WINCHESTER, Va. (WDVM) — When U.S. Army Corporal Carmel Whetzel landed in France with the 26th Infantry Division three months after D-Day on June 6, 1944, some soldiers thought the war in Europe was winding down, when in fact, Germany was getting ready to “go for broke” during the Battle of Bulge in December.
Whetzel drove trucks and jeeps for the “Red Ball Express,” a convoy operation that hauled food, ammunition and other supplies from ports in France to the front lines in Germany. Whetzel was with American troops when they arrived in Rodalbe, a small village in eastern France near the Rhine River where they were ambushed and captured by German troops when the Fourth Armored Division pulled out when they ran low on fuel and ammunition.
“When we saw a German tank coming down the street, two buddies and I fled to a barn that was attached to the farmhouse where we had parked our vehicles, and we burrowed down about three feet in the haymow. That night German soldiers slept on top of us, but didn’t hear us,” said Whetzel.
Whetzel and his buddies spent Sunday, Monday and Tuesday hidden in the hay, but decided to come out when they heard American weapons being fired.
“They have a different sound than German weapons,” said Whetzel.
But he didn’t know German soldiers were firing some American weapons they had captured.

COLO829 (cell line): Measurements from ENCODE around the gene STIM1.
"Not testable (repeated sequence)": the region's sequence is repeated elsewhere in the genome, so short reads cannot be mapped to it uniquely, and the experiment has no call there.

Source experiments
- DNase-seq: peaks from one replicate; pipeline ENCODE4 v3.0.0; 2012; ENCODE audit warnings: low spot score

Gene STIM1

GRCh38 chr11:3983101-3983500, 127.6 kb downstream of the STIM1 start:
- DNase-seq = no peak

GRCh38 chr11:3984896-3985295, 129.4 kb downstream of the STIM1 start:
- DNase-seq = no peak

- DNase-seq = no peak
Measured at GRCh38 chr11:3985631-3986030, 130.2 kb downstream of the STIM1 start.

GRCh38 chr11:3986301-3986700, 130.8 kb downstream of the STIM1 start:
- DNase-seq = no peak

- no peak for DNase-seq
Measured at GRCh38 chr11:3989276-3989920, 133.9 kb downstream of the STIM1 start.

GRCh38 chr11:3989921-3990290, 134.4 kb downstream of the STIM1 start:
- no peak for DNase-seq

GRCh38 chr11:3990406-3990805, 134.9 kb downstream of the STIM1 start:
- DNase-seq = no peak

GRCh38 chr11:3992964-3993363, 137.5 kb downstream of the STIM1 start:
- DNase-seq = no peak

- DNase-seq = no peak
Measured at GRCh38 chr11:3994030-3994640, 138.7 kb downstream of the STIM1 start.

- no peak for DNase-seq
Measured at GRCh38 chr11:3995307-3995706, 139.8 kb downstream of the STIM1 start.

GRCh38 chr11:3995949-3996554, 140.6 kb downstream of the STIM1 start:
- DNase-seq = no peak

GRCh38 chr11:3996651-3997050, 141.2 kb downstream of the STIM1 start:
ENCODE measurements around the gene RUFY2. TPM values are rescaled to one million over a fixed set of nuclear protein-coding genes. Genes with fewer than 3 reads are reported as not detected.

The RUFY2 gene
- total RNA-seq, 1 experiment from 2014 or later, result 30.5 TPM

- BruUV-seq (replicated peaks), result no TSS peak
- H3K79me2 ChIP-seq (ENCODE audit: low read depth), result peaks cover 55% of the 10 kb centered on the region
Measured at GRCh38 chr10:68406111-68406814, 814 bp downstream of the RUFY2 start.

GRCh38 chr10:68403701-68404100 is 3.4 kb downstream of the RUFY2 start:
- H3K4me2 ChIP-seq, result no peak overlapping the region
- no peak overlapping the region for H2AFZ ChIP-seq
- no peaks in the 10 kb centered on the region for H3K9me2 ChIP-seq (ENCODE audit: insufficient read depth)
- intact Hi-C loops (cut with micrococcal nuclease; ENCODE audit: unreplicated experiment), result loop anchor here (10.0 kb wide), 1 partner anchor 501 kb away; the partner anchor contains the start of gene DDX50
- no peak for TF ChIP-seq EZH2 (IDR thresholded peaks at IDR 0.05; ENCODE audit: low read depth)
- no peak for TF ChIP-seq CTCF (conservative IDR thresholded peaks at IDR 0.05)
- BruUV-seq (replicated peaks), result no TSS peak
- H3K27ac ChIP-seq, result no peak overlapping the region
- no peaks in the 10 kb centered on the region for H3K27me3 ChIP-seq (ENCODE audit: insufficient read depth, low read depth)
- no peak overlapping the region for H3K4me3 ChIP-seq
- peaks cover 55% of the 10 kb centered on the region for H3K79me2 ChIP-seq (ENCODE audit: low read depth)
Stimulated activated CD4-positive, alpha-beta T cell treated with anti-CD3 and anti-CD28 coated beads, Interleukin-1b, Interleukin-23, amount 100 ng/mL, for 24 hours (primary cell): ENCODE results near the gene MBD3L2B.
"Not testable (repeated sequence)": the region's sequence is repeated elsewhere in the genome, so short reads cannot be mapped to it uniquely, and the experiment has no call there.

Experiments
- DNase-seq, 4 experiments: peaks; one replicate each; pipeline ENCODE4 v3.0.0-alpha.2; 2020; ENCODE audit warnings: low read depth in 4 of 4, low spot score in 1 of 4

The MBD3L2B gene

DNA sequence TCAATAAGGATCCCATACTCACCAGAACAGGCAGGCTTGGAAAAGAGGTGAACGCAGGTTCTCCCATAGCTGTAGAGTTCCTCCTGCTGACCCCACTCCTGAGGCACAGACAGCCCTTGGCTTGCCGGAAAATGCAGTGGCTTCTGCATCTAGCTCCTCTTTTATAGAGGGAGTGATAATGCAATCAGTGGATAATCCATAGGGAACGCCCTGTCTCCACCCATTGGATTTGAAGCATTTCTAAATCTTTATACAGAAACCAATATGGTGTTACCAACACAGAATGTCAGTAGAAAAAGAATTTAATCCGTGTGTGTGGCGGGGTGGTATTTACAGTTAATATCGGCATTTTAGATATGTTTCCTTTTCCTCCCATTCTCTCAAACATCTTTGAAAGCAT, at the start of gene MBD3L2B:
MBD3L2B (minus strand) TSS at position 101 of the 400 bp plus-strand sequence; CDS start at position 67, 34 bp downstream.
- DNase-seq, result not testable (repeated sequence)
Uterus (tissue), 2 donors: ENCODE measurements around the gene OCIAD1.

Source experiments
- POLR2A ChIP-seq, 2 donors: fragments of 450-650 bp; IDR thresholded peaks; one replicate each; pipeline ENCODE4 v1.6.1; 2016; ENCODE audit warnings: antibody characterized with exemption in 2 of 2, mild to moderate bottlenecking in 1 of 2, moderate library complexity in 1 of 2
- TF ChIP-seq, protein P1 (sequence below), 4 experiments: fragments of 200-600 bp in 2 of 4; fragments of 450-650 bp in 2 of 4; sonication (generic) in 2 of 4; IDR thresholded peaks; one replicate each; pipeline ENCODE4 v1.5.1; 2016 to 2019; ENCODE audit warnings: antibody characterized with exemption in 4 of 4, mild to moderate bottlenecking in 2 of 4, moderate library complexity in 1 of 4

“Those who weren’t captured were killed, and you didn’t dare put a potato peel in your mouth, or you’d be hit in the head with a rifle butt by a German guard,” said Whetzel, who spent the first day in captivity peeling potatoes for the enemy’s evening meal.
The next day, Whetzel and other soldiers in the 26th Infantry Division were marched to Stalag XII, better known as Stalag 2-A, just inside Germany.
“It was raining, and we had to sleep on the ground for two days without food or shelter,” said Whetzel.
Unlike their Japanese allies in the Pacific, the Germans allowed prisoners of war like Carmel Whetzel to notify their loved ones that they had been captured. Whetzel’s wife in Baltimore received this card from her husband in November 1944.
During the next six months until the camp was liberated, Whetzel says the Germans fed them very little food and worked them like slaves.
When Whetzel noticed their Nazi guard often failed to lock the door on their wooden barracks, he and his buddies made plans to escape.
One night when the guard failed to lock the door, Whetzel and his buddies used a pair of wire cutters they had acquired to cut a hole through the fence and slip past the guard tower.
“We were free for 15 days before we ran into some Germans in a forest and were recaptured.”
There was a standing rule in German POW camps; escapees will be shot if they are recaptured, “but we were lucky. We were only sentenced to three weeks on bread and water,” said Whetzel.
He weighed only 90 pounds when the POW camp was liberated after Germany surrendered on May 7, 1945.
Carmel Whetzel, one of ten kids who grew up on Wilkins Moutain in West Virginia credits his hard-scrabble upbringing for his ability to endure six months as a prisoner of war.
Whetzel dropped out of school in the fourth grade. He said, “Hillbillies like me know how to survive.”
A few years ago, the 97-year-old soldier wrote a book about his experience as a Prisoner of War.